During the cooking of the soup, the ‘bourani people’ do a lot of teasing and parading about with phallic symbols.

In Naoussa (Northern Greece) ‘boules’, or masqueraders put on wedding gowns and hide their faces behind masks. They then parade through the town with kilted men called ‘vianitsari’ and create an enormous racket, whipping everyone into a frenzy of song and dance.

The traditional ‘dance of the elders’ is still practiced on the island of Skyros by young men in shepherd’s costumes, masks and wearing a unique belt made of 50 or 60 large bells around their waists. They perform an ancient dance passed down from one generation to the next. The steps of the dance are very important because they control the sound of the bells.

Another unusual tradition of carnival is practiced in the seaside village of Galaxidi, better known as the flour fights or ‘alevromata’ of Galaxidi. On Clean Monday, residents young and old jam the streets and engage in a fight with coloured flour. The end result is a whirl of bright colour. One can certainly say that the people of Galaxidi do not lack originality!

Last, but by no means least, there are the carnival celebrations held on Naxos. The island is considered to be the birthplace of Dionysus, so the islanders feel a kind of kinship with him. The celebrations start on the first Saturday of carnival, with the slaughter of pigs and other festivities. At noon on the last Sunday of carnival in the beautiful, traditional village of Apeiranthos, the ‘Koudounati’ (people wearing bells) make their appearance wearing cloaks and hoods as they parade through the village making as much noise as they can. There are also the ‘Kordelati’, the ‘Yeros and the Gria’ and the ‘Levendes’ who grab the local girls and make them join in the dancing and celebrations until dawn.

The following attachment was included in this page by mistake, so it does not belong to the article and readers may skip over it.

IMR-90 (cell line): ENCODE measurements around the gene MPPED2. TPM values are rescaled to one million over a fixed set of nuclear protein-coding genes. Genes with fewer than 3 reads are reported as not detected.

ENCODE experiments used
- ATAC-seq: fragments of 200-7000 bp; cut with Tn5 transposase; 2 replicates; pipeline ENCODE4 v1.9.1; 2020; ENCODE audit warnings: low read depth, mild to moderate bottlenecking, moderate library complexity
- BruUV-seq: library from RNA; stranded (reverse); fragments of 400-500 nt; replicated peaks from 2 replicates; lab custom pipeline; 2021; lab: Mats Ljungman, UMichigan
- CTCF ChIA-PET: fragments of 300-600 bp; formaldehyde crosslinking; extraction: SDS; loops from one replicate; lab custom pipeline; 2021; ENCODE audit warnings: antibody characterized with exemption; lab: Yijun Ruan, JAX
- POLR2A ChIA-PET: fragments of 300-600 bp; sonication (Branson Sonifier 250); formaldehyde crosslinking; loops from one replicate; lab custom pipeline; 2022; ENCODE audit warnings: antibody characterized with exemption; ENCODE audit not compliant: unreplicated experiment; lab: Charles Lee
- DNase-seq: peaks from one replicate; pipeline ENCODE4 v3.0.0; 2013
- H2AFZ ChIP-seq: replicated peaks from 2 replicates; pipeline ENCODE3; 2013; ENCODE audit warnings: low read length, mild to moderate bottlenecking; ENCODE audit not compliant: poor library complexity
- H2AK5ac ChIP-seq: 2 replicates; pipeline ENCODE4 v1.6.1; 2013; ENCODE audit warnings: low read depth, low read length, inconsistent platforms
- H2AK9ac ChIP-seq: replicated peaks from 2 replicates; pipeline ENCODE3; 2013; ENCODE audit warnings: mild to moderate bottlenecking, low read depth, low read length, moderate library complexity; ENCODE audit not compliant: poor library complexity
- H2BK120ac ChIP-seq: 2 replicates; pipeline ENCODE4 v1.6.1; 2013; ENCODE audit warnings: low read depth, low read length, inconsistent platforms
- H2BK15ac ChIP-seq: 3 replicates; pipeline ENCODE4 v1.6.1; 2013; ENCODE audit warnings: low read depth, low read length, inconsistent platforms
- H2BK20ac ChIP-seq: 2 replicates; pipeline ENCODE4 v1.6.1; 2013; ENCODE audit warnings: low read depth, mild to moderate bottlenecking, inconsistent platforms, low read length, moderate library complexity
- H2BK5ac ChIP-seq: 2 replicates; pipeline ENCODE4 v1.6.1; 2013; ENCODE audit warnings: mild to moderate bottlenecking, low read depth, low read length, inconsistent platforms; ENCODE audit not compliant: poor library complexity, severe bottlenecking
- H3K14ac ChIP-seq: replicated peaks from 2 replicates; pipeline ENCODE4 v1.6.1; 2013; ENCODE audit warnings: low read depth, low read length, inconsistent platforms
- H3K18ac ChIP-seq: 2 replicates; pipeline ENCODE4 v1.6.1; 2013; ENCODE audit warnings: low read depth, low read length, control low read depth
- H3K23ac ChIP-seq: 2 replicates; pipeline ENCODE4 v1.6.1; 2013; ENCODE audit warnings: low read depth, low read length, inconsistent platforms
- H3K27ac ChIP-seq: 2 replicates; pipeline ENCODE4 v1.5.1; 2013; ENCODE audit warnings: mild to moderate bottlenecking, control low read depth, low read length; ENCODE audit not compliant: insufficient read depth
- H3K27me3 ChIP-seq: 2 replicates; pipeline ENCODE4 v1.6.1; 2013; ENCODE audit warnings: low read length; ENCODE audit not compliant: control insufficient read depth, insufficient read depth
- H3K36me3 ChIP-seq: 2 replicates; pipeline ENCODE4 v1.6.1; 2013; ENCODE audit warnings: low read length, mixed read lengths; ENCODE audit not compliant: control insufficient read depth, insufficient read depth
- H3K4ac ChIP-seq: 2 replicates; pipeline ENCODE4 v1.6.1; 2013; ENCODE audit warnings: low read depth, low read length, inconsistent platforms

Visitors can also admire a number of unique festivities held in various villages around the island such as ‘the brides wedding’, the ‘resurrection of the dead’ and the ‘plowing’ fertility rite.

Carnival is a very important cultural tradition, rich with social and spiritual symbolism. Those of us lucky enough to be in Greece during this time should take advantage of the many celebrations taking place, almost certainly, somewhere nearby. We must also support local efforts to keep these traditions alive; they will serve as rites of passage for our children and generations after them. How can we hope to progress successfully into the future without preserving a living memory of our past, of our ancestors, because that is exactly what cultural heritage is; a living memory, a vital testament of where we came from, who we are, and what we can become.